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Wrap up to vaccination debate



Wrap up to vaccination debate

By Dr. Bernard Sirois

I’m going to try and wrap up our mandatory childhood vaccine discussion. I must admit that it has been way more difficult to stay objective in this conversation than I thought it would be. The strength of my convictions and my disdain for falsehoods projected as science has reached an all time high. This is again why it is such a difficult task to have an open and honest discussion of the facts. That being said, we must insist on this discussion before our well-meaning government officials once again overstep their bounds to mandate things that they know nothing about like school lunches, private health insurance and partial birth abortions.
Our final analysis will consider the point of view and basic arguments of the so-called “anti-vaxxers.” While this phrase is meant to be insulting, inflammatory and controversial by the “pro-vaxxers,” it is still considered better than the name recently coined by the same group. In recent days the label “Pro-Choice,” long associated with those in favor of abortion, instead of Pro-parental Choice, has been thrown around in order to create more disdain for those who choose not to vaccinate their children. I would just state for the record that most of us who are Pro-parental Choice when it comes to vaccines are very much Pro-Life when it comes to the rights of unborn babies. The rhetoric and confusion of attempting to combine these two issues is pathetic.
Back to our discussion. So the Pro-parental Choice folks hold to the claim that the choice to vaccinate or not is a basic civil right. Much like choosing to get a flu shot or not, to home school or not, or which church to raise your kids in or not. I don’t think I would get much argument that these decisions are no one else’s business but the parents who are making them. Many people are against home schooling. The funny thing is, none of those folks home school their children and no one is trying to make them do so. The folks that are against mandatory vaccines for their own children are not trying to take vaccines away from those parents who choose to vaccinate their children. The narrative that unvaccinated children are a threat to vaccinated children is absolutely unfounded and foolish.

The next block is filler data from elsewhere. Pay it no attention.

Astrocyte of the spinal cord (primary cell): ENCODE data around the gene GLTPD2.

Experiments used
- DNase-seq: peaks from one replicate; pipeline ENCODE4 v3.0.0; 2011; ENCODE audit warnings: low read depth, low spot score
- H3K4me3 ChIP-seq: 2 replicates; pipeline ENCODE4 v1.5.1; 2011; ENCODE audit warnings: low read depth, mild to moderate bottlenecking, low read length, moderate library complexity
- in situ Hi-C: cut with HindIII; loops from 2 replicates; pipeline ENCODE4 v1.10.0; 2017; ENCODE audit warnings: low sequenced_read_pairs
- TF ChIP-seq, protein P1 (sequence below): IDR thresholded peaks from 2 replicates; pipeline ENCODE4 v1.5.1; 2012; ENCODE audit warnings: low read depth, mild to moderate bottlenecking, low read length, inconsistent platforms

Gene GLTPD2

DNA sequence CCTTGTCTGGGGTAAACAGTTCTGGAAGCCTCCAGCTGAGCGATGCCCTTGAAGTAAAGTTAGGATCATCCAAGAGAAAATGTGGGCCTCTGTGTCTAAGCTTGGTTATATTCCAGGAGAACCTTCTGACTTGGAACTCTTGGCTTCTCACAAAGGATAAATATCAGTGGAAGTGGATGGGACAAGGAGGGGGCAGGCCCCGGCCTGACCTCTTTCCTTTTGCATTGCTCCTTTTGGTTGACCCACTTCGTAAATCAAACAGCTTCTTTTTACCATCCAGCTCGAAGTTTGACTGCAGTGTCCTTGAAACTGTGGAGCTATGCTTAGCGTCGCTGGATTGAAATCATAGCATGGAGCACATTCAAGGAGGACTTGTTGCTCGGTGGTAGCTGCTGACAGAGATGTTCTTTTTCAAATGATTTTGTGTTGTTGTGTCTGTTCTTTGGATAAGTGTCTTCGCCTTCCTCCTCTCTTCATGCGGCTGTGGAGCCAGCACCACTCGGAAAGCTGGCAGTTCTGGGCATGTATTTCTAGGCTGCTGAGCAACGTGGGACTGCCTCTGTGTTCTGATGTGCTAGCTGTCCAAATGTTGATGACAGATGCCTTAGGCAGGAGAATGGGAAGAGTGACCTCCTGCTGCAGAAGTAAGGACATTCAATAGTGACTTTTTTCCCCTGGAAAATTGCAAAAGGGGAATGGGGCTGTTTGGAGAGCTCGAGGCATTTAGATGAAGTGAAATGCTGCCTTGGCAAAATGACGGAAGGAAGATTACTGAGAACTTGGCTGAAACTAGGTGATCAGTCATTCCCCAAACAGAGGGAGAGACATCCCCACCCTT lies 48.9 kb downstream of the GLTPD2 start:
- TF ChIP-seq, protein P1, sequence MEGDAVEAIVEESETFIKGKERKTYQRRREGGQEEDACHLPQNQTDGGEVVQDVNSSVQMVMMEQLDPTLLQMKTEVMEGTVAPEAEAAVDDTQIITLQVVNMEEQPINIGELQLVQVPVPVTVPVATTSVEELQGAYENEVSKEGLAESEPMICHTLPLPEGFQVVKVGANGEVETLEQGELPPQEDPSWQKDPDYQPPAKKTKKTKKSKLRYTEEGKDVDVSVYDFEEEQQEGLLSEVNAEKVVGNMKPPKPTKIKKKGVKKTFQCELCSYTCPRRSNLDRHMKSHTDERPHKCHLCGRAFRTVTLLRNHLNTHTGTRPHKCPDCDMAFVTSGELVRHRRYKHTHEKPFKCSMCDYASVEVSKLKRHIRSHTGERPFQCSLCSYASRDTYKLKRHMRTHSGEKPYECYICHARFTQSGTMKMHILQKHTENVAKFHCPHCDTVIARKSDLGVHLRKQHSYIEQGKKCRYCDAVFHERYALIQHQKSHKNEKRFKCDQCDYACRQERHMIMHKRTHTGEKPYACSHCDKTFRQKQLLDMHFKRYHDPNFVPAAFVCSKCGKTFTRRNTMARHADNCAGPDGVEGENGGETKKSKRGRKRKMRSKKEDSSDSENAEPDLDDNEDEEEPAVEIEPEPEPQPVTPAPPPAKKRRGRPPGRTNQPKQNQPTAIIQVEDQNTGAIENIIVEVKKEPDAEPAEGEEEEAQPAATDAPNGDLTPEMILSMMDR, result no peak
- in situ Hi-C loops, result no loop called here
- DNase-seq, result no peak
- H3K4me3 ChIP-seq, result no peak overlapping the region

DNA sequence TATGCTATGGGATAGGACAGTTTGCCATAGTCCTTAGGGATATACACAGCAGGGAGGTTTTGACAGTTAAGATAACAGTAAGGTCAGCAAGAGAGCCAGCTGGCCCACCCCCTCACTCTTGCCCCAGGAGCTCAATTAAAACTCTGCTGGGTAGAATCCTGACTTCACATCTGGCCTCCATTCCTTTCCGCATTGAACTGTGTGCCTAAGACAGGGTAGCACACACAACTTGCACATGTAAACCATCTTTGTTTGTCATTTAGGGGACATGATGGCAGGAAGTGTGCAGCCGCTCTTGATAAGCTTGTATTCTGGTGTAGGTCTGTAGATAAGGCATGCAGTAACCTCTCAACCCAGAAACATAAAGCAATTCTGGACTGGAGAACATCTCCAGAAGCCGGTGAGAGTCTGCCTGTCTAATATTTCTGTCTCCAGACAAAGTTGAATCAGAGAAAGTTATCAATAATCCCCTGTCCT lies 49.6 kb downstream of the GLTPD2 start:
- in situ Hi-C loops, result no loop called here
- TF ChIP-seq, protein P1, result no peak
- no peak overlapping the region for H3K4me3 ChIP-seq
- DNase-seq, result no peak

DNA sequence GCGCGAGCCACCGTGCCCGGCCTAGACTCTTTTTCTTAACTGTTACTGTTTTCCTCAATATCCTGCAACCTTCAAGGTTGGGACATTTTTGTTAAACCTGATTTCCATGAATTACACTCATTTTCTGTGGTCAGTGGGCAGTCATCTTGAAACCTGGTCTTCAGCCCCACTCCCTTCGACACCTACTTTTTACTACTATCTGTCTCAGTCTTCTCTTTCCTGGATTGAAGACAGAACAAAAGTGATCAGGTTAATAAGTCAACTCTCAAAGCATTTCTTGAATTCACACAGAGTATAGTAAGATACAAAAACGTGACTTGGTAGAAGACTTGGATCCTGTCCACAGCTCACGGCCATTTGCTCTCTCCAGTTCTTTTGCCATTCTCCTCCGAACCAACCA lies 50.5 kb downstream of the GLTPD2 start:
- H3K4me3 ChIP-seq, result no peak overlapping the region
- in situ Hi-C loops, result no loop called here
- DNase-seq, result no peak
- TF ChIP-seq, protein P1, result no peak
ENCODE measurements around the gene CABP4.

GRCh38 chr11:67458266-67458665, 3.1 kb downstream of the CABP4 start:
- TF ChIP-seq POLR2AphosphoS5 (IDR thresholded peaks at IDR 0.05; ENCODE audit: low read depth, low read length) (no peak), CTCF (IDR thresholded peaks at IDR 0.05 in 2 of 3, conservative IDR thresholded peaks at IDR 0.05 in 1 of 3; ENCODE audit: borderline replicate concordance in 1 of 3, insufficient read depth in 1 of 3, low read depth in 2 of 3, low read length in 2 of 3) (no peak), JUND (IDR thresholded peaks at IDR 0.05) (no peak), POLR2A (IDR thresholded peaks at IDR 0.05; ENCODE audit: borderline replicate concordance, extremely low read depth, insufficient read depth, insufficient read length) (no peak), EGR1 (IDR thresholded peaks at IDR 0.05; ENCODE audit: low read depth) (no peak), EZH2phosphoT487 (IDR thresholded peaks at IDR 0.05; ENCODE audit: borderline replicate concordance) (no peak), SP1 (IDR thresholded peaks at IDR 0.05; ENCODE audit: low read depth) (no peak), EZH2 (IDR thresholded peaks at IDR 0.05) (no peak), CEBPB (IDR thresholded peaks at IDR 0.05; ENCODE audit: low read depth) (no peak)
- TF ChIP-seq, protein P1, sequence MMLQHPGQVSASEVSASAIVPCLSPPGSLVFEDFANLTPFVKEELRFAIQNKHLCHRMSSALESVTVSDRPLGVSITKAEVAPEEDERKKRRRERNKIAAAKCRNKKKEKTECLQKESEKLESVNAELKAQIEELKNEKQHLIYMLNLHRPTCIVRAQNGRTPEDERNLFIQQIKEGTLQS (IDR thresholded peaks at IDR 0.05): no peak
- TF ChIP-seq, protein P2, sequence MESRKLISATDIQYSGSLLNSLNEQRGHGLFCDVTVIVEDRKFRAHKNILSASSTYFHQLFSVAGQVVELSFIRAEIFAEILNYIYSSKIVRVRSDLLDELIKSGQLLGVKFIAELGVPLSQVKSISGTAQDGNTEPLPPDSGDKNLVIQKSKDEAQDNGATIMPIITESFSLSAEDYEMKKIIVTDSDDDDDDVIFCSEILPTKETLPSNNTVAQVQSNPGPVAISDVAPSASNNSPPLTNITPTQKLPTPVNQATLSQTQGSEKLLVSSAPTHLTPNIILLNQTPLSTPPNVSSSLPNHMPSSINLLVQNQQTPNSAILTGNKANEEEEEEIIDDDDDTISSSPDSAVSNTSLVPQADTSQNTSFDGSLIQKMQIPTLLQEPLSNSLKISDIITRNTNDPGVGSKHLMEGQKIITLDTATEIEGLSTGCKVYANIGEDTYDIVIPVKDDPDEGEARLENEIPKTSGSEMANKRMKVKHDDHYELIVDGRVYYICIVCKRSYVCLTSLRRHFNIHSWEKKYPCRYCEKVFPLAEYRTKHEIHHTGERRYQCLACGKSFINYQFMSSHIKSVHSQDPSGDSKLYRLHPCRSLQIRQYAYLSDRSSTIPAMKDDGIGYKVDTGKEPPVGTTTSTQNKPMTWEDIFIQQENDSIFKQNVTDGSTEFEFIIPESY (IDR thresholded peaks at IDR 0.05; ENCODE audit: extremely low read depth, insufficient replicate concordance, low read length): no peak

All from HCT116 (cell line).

The next couple arguments concern the lack of adequate safety and scientific research to validate the efficacy of mass childhood vaccination and herd immunity hypotheses. There has been some research, but no double-blind randomized studies that have become our gold standard today. We are using mostly outdated, inadequate, statistical analysis reviews of almost fifty years ago to “justify” our current vaccine schedule of 72 mandatory shots before the age of 18. You did not read that wrong. We would never allow any new medicines on the market today without the most up to date safety and scientific research to back it up. Sadly, after all that, we still take hundreds of drugs off the market each year, learning that their risks far outweigh their benefits. Of the many medicines that have been pulled from the market over the years, many have had far less harmful consequences than childhood vaccines. We discussed this at length in last week’s article.
The final two arguments of the Pro-parental Choice group concern 1) an individualʼs basic civil rights to make their own health care decisions for themselves and their children, and 2) the biomedical interventions (acceptable alternatives to vaccines) that are available today. As stated earlier, I believe it is always in our best interest to allow parents with informed consent to make their child’s health care decisions. One of the most hotly contested issues in Missouri right now is the enforcement of informed consent when it comes to childhood vaccines. I have still never met a parent of a vaccine-injured child who thought there was any risk involved in vaccinating their child before the injury occurred. They were told nothing. Informed consent, which again is our standard of care in America, by definition, is the sharing of the risks and benefits of any medical procedure so that the person can make a choice how to proceed.
Did you know there are acceptable treatments for all the childhood diseases these vaccines are allegedly being given to prevent? Did you know that in many children the vaccines do not prevent your child from getting that disease? Did you know that, barring extreme circumstances, no one dies from the measles or any of the other diseases children are being vaccinated against? Did you know that there are over 2,000 other diseases surrounding us every day that there are no vaccines for and on average we are still living into our mid 80s? Did you know that a “measles outbreak” in America may only involve 40 cases scattered over the entire country of 330 million Americans?
I hope I’ve at least stirred your curiosity over the past few weeks to become more informed about the healthcare decisions that affect you and your children. These are some of the most important decisions we make as parents. We have probably not settled this debate for now, but hopefully this discussion has opened your mind up to alternative points of view. “Accepted truth” does not always mean the actual truth. Sometimes we need to ask ourselves, whose truth are we going to believe?

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